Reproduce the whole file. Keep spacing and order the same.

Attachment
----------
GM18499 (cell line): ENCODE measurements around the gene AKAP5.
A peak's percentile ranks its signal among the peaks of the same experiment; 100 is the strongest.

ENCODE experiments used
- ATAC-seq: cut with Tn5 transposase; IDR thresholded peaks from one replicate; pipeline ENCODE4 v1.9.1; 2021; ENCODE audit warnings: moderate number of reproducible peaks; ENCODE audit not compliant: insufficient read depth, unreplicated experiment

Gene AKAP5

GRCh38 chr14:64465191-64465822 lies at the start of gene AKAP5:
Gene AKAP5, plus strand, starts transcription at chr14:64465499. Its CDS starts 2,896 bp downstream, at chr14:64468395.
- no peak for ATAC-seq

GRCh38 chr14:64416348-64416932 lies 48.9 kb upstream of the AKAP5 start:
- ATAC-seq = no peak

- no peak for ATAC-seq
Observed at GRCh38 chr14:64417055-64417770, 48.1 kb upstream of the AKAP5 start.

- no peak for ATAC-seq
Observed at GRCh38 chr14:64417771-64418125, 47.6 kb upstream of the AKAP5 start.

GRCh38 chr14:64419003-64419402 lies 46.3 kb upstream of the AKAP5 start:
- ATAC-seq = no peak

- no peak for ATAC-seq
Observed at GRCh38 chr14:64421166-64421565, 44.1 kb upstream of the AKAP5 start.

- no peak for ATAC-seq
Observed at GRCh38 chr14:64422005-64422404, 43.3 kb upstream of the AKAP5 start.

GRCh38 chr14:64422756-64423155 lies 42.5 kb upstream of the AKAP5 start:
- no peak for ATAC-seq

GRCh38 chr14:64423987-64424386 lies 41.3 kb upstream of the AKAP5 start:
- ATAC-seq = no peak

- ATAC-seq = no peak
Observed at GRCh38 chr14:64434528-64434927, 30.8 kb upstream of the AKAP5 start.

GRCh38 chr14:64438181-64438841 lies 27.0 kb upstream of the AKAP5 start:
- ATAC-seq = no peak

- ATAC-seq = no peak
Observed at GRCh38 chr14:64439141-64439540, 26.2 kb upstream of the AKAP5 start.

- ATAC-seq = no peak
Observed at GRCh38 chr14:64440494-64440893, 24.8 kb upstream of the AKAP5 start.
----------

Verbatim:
GM18499 (cell line): ENCODE measurements around the gene AKAP5.
A peak's percentile ranks its signal among the peaks of the same experiment; 100 is the strongest.

ENCODE experiments used
- ATAC-seq: cut with Tn5 transposase; IDR thresholded peaks from one replicate; pipeline ENCODE4 v1.9.1; 2021; ENCODE audit warnings: moderate number of reproducible peaks; ENCODE audit not compliant: insufficient read depth, unreplicated experiment

Gene AKAP5

GRCh38 chr14:64465191-64465822 lies at the start of gene AKAP5:
Gene AKAP5, plus strand, starts transcription at chr14:64465499. Its CDS starts 2,896 bp downstream, at chr14:64468395.
- no peak for ATAC-seq

GRCh38 chr14:64416348-64416932 lies 48.9 kb upstream of the AKAP5 start:
- ATAC-seq = no peak

- no peak for ATAC-seq
Observed at GRCh38 chr14:64417055-64417770, 48.1 kb upstream of the AKAP5 start.

- no peak for ATAC-seq
Observed at GRCh38 chr14:64417771-64418125, 47.6 kb upstream of the AKAP5 start.

GRCh38 chr14:64419003-64419402 lies 46.3 kb upstream of the AKAP5 start:
- ATAC-seq = no peak

- no peak for ATAC-seq
Observed at GRCh38 chr14:64421166-64421565, 44.1 kb upstream of the AKAP5 start.

- no peak for ATAC-seq
Observed at GRCh38 chr14:64422005-64422404, 43.3 kb upstream of the AKAP5 start.

GRCh38 chr14:64422756-64423155 lies 42.5 kb upstream of the AKAP5 start:
- no peak for ATAC-seq

GRCh38 chr14:64423987-64424386 lies 41.3 kb upstream of the AKAP5 start:
- ATAC-seq = no peak

- ATAC-seq = no peak
Observed at GRCh38 chr14:64434528-64434927, 30.8 kb upstream of the AKAP5 start.

GRCh38 chr14:64438181-64438841 lies 27.0 kb upstream of the AKAP5 start:
- ATAC-seq = no peak

- ATAC-seq = no peak
Observed at GRCh38 chr14:64439141-64439540, 26.2 kb upstream of the AKAP5 start.

- ATAC-seq = no peak
Observed at GRCh38 chr14:64440494-64440893, 24.8 kb upstream of the AKAP5 start.